Monday, September 21, 2009

Gold is due a correction – but then it will hit $1,400

Gold closed last week above $1,000 an ounce, its highest ever weekly close. Yet who was reporting this fact in the Sunday papers?

I was reading The Telegraph, whose financial coverage is generally ahead of the curve compared to the other broadsheets. I was delighted to see that, far from being on the front pages, gold's milestone got barely a passing mention.

The fact is, the mainstream still don't get gold. The longer this continues (and long may it) the longer this bull market has to run. (more)

California’s Financial Depression: Unemployment and Underemployment rate at Great Depression Levels. 23 Percent Unemployment for Biggest State in the

California has now reached Great Depression unemployment levels. Many are now calling the end of the recession but there is no sign that California is inching closer to prosperity. Last month the unemployment rate shot up to a post-World War II high of 12.2 percent. This is only the official headline number. The unemployment and underemployment rate is up to 23 percent putting California into its own mini depression. The great housing bubble is still beating down on the state economy. Alt-A and option ARM products are staring us squarely in the eyes for 2010. Many of the banks and lenders were probably assuming that somehow by this point in the cycle that the economy in California would be bottoming out. It is not. What this means is housing will take another leg down. (more)

2 Nobel Economists Confirm that Credit is NOT Created Out of Excess Reserves

We've all been taught that banks first build up deposits, and then extend credit and loan out their excess reserves.

But critics of the current banking system claim that this is not true, and that the order is actually reversed.

Sounds crazy, right?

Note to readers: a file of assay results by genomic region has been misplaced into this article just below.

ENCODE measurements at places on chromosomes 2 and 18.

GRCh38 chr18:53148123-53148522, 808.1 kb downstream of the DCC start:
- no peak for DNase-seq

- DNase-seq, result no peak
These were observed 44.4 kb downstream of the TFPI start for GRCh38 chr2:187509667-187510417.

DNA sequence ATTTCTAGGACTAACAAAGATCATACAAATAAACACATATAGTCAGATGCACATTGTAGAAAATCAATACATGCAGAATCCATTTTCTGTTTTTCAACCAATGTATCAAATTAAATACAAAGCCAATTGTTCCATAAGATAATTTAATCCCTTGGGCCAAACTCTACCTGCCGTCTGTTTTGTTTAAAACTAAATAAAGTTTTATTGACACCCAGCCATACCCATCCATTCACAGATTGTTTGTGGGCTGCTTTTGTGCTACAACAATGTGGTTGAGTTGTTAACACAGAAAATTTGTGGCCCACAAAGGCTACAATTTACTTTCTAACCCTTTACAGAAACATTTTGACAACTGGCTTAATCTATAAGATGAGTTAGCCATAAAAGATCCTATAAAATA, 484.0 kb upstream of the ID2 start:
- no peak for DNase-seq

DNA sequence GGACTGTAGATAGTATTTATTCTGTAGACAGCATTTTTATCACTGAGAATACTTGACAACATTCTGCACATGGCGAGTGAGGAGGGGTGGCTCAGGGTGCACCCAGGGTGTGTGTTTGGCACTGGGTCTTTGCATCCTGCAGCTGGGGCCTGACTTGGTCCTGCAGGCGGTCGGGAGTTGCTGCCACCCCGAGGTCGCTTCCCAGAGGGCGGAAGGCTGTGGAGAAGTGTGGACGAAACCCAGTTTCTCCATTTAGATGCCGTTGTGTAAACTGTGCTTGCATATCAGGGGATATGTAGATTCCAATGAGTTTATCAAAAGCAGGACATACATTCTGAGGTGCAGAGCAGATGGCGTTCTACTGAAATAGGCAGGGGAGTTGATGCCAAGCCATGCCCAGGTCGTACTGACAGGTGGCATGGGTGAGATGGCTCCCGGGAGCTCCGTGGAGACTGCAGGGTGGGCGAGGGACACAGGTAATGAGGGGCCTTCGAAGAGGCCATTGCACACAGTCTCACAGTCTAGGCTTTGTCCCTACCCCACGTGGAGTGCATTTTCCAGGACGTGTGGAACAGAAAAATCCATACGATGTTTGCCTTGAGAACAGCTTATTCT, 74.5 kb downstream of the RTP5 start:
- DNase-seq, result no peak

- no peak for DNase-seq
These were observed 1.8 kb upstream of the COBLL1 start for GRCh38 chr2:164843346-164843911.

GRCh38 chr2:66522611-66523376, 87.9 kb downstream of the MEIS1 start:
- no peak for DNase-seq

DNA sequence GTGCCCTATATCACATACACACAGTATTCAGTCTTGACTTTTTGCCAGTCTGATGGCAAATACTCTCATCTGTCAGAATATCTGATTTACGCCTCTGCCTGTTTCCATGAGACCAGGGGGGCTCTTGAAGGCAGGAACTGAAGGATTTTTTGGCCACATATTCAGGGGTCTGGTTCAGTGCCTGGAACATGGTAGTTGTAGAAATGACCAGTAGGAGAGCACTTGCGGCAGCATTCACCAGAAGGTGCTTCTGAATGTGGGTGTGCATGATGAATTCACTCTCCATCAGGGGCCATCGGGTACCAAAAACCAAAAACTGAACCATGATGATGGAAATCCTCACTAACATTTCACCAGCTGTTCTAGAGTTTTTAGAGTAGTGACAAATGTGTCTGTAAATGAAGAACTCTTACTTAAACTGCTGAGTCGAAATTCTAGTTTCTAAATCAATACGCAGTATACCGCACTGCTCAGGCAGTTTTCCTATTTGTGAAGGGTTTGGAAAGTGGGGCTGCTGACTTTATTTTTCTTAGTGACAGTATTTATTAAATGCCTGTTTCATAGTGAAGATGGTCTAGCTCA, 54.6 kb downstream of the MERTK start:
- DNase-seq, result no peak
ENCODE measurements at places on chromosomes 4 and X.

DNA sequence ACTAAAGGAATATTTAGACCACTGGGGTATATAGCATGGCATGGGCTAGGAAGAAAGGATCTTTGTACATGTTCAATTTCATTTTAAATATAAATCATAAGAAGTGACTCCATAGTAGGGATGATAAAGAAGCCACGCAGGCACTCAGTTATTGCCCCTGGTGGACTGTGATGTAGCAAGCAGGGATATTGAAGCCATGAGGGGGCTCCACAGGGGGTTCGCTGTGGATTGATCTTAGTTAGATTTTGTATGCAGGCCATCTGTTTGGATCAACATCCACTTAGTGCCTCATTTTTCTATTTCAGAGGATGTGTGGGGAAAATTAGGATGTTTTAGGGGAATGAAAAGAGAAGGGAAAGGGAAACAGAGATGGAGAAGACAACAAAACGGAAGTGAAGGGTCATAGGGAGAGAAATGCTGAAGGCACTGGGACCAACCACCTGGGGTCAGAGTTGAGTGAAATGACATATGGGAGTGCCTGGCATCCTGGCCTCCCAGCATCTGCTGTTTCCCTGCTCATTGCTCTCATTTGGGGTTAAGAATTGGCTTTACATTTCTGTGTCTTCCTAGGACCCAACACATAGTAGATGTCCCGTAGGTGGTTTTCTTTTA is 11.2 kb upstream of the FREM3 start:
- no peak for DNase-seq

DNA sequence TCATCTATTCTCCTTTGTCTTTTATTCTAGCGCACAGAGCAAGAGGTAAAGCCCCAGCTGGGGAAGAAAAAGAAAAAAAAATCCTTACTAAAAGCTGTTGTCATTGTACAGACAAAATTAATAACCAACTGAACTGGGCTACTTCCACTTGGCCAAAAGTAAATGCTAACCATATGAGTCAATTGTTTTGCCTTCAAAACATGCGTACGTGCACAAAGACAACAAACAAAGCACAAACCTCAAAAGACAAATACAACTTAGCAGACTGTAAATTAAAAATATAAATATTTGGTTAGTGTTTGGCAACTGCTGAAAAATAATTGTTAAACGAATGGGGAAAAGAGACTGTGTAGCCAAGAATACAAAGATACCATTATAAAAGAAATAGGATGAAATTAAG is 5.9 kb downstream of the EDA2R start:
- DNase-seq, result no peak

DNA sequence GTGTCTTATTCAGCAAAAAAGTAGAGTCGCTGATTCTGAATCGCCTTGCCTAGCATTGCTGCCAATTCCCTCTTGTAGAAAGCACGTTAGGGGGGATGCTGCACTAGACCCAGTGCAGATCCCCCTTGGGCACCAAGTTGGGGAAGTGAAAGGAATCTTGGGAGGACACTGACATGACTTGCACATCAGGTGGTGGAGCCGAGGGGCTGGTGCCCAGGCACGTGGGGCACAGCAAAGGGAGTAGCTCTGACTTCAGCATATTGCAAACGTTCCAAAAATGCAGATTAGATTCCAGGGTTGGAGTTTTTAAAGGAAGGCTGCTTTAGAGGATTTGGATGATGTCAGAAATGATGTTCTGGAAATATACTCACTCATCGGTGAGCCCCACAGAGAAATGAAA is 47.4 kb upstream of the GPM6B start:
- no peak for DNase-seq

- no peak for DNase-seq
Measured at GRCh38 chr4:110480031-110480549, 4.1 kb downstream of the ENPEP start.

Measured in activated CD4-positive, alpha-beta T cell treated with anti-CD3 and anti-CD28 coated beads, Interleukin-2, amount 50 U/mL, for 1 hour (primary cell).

But take a look at the following quotes:

“[Banks] do not really pay out loans from the money they receive as deposits. If they did this, no additional money would be created. What they do when they make loans is to accept promissory notes in exchange for credits to the borrowers' transaction accounts."
- 1960s Chicago Federal Reserve Bank booklet entitled “Modern Money Mechanics” (more)

International Monetary Fund to sell over 403 tons of gold

The International Monetary Fund said its executive board endorsed the sale of 403 tons of gold, worth an estimated 13 billion dollars, to boost its lending capacity to poor countries.

The IMF said in a statement the sales would be “in a volume strictly limited to 403.3 metric tons, with these sales to be conducted under modalities that safeguard against disruption of the gold market.”

The 186-nation institution said the decision was a core element of a new income model to make it less dependent on its lending revenue to cover expenses, such as surveillance of members’ economic and financial policies, that the board had approved in April 2008. (more)

Has the Gulf Coast become a Ponzi haven?

The list of failed Southwest Florida investments keeps getting longer.
Arthur G. Nadel faces 15 federal counts in an alleged scheme that cost investors nearly $400 million. Beau Diamond has been hit with wire fraud and money laundering charges, accused of preying on Sarasota's New Age community. John and Marian Morgan have traded their bayfront mansion for Sri Lankan jail cells while awaiting indictment over an alleged get-rich-quick prime bank scheme.

None of the four have been convicted of anything, but losses associated with what federal investigators say are Ponzi schemes in Southwest Florida have already claimed about double what Sarasota County will spend next year on its 1,000-person sheriff's office, fire and ambulance service, libraries, parks, beaches and other day-to-day services. (more)

History of US Banking

Technically Precious with Merv, Sept 18, 2009

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World Financial Report, Sept 18, 2009

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